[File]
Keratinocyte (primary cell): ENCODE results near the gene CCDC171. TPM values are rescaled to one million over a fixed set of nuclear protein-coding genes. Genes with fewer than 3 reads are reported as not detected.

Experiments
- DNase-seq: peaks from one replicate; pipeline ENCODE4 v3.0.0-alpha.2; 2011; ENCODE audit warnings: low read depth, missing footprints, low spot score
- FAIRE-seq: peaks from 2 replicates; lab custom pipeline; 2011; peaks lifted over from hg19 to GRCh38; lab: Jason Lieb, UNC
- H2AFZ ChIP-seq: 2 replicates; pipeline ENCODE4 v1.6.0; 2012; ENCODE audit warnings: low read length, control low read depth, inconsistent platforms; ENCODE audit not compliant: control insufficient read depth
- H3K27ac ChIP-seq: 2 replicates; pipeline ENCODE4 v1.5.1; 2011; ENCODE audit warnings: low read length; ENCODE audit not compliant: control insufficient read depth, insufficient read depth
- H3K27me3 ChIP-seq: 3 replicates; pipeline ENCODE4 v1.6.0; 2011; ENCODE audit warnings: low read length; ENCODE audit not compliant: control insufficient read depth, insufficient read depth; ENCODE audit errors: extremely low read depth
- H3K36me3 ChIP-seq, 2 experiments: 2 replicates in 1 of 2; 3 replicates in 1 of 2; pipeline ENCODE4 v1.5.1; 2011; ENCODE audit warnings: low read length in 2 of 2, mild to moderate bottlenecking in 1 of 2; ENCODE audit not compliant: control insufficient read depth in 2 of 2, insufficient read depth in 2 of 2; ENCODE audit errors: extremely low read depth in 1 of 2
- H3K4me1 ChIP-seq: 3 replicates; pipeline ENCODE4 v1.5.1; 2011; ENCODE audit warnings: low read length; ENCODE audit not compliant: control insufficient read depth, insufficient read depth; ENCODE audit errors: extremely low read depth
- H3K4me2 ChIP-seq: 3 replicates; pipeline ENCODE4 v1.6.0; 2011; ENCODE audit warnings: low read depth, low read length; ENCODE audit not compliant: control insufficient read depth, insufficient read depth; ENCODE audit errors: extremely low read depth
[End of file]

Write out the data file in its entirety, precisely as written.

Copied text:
Keratinocyte (primary cell): ENCODE results near the gene CCDC171. TPM values are rescaled to one million over a fixed set of nuclear protein-coding genes. Genes with fewer than 3 reads are reported as not detected.

Experiments
- DNase-seq: peaks from one replicate; pipeline ENCODE4 v3.0.0-alpha.2; 2011; ENCODE audit warnings: low read depth, missing footprints, low spot score
- FAIRE-seq: peaks from 2 replicates; lab custom pipeline; 2011; peaks lifted over from hg19 to GRCh38; lab: Jason Lieb, UNC
- H2AFZ ChIP-seq: 2 replicates; pipeline ENCODE4 v1.6.0; 2012; ENCODE audit warnings: low read length, control low read depth, inconsistent platforms; ENCODE audit not compliant: control insufficient read depth
- H3K27ac ChIP-seq: 2 replicates; pipeline ENCODE4 v1.5.1; 2011; ENCODE audit warnings: low read length; ENCODE audit not compliant: control insufficient read depth, insufficient read depth
- H3K27me3 ChIP-seq: 3 replicates; pipeline ENCODE4 v1.6.0; 2011; ENCODE audit warnings: low read length; ENCODE audit not compliant: control insufficient read depth, insufficient read depth; ENCODE audit errors: extremely low read depth
- H3K36me3 ChIP-seq, 2 experiments: 2 replicates in 1 of 2; 3 replicates in 1 of 2; pipeline ENCODE4 v1.5.1; 2011; ENCODE audit warnings: low read length in 2 of 2, mild to moderate bottlenecking in 1 of 2; ENCODE audit not compliant: control insufficient read depth in 2 of 2, insufficient read depth in 2 of 2; ENCODE audit errors: extremely low read depth in 1 of 2
- H3K4me1 ChIP-seq: 3 replicates; pipeline ENCODE4 v1.5.1; 2011; ENCODE audit warnings: low read length; ENCODE audit not compliant: control insufficient read depth, insufficient read depth; ENCODE audit errors: extremely low read depth
- H3K4me2 ChIP-seq: 3 replicates; pipeline ENCODE4 v1.6.0; 2011; ENCODE audit warnings: low read depth, low read length; ENCODE audit not compliant: control insufficient read depth, insufficient read depth; ENCODE audit errors: extremely low read depth